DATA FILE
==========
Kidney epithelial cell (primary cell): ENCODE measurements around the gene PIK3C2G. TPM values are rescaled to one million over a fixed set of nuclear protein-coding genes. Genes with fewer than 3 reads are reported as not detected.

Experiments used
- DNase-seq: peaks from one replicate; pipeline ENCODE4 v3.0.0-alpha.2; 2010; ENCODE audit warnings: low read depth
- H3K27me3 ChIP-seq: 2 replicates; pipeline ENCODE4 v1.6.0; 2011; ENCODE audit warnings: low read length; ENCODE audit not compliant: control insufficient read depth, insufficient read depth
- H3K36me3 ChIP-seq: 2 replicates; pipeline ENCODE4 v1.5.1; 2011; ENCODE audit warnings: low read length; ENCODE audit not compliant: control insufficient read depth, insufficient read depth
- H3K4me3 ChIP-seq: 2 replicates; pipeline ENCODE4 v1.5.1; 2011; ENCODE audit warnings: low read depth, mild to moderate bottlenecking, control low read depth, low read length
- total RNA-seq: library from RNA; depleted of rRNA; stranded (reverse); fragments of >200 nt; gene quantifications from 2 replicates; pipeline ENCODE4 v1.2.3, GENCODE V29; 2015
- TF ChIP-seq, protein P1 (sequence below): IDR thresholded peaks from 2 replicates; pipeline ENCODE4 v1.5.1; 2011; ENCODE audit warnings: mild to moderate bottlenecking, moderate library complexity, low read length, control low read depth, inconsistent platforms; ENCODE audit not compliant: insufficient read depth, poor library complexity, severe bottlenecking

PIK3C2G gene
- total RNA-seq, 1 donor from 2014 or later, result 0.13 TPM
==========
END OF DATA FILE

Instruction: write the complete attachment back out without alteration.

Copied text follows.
Kidney epithelial cell (primary cell): ENCODE measurements around the gene PIK3C2G. TPM values are rescaled to one million over a fixed set of nuclear protein-coding genes. Genes with fewer than 3 reads are reported as not detected.

Experiments used
- DNase-seq: peaks from one replicate; pipeline ENCODE4 v3.0.0-alpha.2; 2010; ENCODE audit warnings: low read depth
- H3K27me3 ChIP-seq: 2 replicates; pipeline ENCODE4 v1.6.0; 2011; ENCODE audit warnings: low read length; ENCODE audit not compliant: control insufficient read depth, insufficient read depth
- H3K36me3 ChIP-seq: 2 replicates; pipeline ENCODE4 v1.5.1; 2011; ENCODE audit warnings: low read length; ENCODE audit not compliant: control insufficient read depth, insufficient read depth
- H3K4me3 ChIP-seq: 2 replicates; pipeline ENCODE4 v1.5.1; 2011; ENCODE audit warnings: low read depth, mild to moderate bottlenecking, control low read depth, low read length
- total RNA-seq: library from RNA; depleted of rRNA; stranded (reverse); fragments of >200 nt; gene quantifications from 2 replicates; pipeline ENCODE4 v1.2.3, GENCODE V29; 2015
- TF ChIP-seq, protein P1 (sequence below): IDR thresholded peaks from 2 replicates; pipeline ENCODE4 v1.5.1; 2011; ENCODE audit warnings: mild to moderate bottlenecking, moderate library complexity, low read length, control low read depth, inconsistent platforms; ENCODE audit not compliant: insufficient read depth, poor library complexity, severe bottlenecking

PIK3C2G gene
- total RNA-seq, 1 donor from 2014 or later, result 0.13 TPM